Wednesday, March 3, 2010

"champagne is champagne in a train more than anywhere."

On the surface, she seemed to be the ultimate high society flapper. The only daughter of Sir Bache Cunard, a baronet, and his American wife Maud Alice Burke (known as 'Emerald Lady Cunard' to the world), a doyenne of the London society set, Nancy Cunard (1896-1965) lived a life of privilege from an early age. She was heiress to the extremely wealthy Cunard transatlantic steamship company, founded by her grandfather. During the 1920s, Cunard came to symbolize the "new woman" of the decade. She was sensational - a gorgeous sight in exotic clothing, she had everyone hanging on her every word. William Carlos Williams called her "one of the major phenomena of history" and kept a photograph of her in his study. As a little girl, she "wanted to run away and be a vagabond," as she told family friend George Moore. Despite her upper class upbringing, Nancy rejected the ideals set forth by her family, instead choosing to live most of her life as an activist to issues such as fascism and racism. 
In 1910, after her parents separated, she moved with her mother to London. Her adolescence was checkered with times spent in Germany and France in boarding school, other times her mother was content to have her at home. During World War I, Nancy developed a relationship with Peter Broughton Adderley, a soldier who was killed in action only weeks before Armistice Day while in France. Within the year, a young Nancy was wed to Sydney Fairbairn, a veteran of the war and prized cricketeer. The marriage lasted less than two years, many allege it was because of Cunard's lasting grief over Adderley's death. It was during this time that she was associated with the influential group The Coterie (an Algonquin Table of sorts for the UK).
After her marriage ended, Nancy moved to Paris at the age of 24. It was in Paris that she became involved with the modernist, surrealist, and dadaist movements, publishing most of her poetry during her time there. She published three volumes of poetry: Outlaw (1921), Sublunary (1923), and Parallax (1925), the latter published by Leonard and Virginia Woolf. She had a brief affair with Aldous Huxley, which would later prove inspiration for several of his novels, including Antic Hay and Point Counter Point, before starting a two-year relationship with Louis Aragon.
In a swirling mix of friends and lovers, Cunard was muse and mentor to some of the most celebrated and distinguished of artists - from writers including Ernest Hemingway, James Joyce, Langston Hughes (who called her "one of my favorite folks in the world"), William Carlos Williams, Wyndham Lewis, Ezra Pound, Louis Aragon, Aldous Huxley, Pablo Neruda Henry Crowder, Mina Loy and Tristan Tzara. She posed for Man Ray, Cecil Beaton, Constatin Brancusi, Alvaro Guevara, and Ambrose McEvoy. Cunard was also the inspiration for the character Diana Merrick, played by Greta Garbo, in the film A Woman of Affairs, based on the play The Green Hat. She was beautiful - a rail thin beauty swathed in expensive threads, and made up with smoky make up.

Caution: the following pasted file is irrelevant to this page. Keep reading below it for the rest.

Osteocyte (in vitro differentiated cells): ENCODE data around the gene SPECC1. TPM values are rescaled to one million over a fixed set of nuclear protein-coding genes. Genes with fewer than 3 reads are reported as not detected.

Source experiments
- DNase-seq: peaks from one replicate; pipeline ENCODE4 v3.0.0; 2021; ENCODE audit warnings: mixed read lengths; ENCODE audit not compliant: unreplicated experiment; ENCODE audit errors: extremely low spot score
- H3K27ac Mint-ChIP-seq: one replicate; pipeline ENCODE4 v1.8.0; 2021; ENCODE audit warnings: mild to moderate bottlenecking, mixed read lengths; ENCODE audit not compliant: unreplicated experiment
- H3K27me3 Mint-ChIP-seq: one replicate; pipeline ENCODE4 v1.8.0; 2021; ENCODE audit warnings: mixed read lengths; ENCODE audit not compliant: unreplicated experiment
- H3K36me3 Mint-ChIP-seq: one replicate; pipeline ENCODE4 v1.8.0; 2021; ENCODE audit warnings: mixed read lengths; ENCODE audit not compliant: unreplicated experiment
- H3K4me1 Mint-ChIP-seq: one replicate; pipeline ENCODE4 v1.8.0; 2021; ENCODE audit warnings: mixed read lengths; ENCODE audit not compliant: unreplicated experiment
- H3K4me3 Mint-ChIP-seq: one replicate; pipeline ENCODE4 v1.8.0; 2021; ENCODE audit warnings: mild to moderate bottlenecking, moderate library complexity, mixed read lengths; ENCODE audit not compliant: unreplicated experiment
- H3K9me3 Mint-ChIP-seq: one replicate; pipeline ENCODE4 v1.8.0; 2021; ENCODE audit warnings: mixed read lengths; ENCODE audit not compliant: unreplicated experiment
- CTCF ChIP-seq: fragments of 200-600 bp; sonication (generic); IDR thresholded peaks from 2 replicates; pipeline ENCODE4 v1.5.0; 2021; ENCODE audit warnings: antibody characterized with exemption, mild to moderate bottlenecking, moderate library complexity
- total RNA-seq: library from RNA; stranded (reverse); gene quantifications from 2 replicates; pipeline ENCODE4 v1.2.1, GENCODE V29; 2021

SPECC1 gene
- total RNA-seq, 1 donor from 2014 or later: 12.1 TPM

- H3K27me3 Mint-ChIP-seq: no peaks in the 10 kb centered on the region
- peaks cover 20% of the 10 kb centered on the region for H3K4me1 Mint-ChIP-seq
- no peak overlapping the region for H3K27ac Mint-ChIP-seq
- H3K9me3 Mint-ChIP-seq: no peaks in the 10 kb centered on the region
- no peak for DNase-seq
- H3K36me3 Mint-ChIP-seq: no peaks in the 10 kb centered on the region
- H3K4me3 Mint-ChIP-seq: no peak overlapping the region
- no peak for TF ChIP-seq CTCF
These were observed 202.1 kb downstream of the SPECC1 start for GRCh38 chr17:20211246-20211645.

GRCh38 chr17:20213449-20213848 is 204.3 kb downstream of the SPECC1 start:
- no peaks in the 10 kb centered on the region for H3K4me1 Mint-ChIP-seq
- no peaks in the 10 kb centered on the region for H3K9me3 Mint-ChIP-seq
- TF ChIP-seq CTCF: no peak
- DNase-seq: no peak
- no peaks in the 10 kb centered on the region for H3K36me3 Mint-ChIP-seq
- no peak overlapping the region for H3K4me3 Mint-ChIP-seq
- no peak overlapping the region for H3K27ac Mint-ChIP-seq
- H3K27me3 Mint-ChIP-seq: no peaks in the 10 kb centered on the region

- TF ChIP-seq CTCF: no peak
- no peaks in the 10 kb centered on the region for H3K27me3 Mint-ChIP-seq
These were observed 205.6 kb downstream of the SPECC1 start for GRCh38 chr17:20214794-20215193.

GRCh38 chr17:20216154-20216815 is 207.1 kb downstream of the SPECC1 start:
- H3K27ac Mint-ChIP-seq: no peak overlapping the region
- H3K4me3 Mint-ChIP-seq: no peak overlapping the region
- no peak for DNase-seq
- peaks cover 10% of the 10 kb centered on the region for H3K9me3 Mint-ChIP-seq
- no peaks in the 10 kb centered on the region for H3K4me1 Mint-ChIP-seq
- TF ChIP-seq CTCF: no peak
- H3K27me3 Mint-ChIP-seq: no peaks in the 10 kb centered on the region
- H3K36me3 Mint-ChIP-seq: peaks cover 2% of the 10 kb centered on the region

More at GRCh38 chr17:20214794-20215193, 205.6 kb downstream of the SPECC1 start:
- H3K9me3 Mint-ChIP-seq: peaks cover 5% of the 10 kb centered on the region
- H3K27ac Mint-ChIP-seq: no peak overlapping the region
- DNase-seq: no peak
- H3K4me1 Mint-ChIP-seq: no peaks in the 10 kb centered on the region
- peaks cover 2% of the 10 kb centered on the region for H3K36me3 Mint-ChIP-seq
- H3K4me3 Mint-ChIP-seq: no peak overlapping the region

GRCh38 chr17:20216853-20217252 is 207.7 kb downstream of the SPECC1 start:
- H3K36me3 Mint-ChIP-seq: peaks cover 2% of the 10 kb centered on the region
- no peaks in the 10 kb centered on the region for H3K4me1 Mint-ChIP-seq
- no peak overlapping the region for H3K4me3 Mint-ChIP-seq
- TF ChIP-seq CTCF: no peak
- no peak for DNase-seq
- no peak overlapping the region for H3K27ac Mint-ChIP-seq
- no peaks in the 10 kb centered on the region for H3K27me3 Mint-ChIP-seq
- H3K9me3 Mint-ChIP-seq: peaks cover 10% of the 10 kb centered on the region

In the late 1920s, Nancy moved to Normandy, setting up the Hours Press in 1928 for young experimental writers. That same year she began a relationship with African American jazz musician Henry Crowder, who then was living in Paris. As a result of the relationship, Cunard became involved with politics, developing a passion for civil rights, even living in Harlem for a time - much to the horror of her mother (her mother was quoted as saying, "Is it true that my daughter knows a Negro?") She wrote Black Man and White Ladyship in 1931 and edited the anthology Negro, which contained early works from Zora Neale Hurston, WeB DuBois, and Langston Hughes.
Her appreciation for the African American community and culture translated over into her widely imitated style. Her arms were always festooned with African bangles, worn layered on top of each other up to both her elbows. She had a love of exotic prints, and wrapped turbans around her fashionably cropped hair. She kept her lips and nails painted in a deep vermillion red at all times.
During the years leading up to the Second World War, Nancy became deeply involved with fascist causes, frequently using the Hours Press to print pamphlets of war poetry. In WWII, she worked for the French Resistance as a translator. Of her political involvements, Cunard said "I've always had the feeling that everyone alive can do something that is worthwhile." After the war, Cunard left Normandy to travel the world. Her later years were plagued by mental illness, untreated throughout her life and aggravated by her severe alcoholism and self-destructive nature, causing her health to rapidly deteriorate. She was severely impoverished, and passed away in a Paris hospital in 1965 after being found on the street, only weighing 26 kilos (less than 60 pounds).


Wille said... Best Blogger Tips[Reply to comment]Best Blogger Templates

What a beautiful collage.

Anonymous said... Best Blogger Tips[Reply to comment]Best Blogger Templates

i like this alot. I have never heard of her before

Queen Jane said... Best Blogger Tips[Reply to comment]Best Blogger Templates

Thank you :)
Nancy Cunard was a beautiful creature. For whatever reason, she reminds me of Marchesa Luisa Casati in some ways.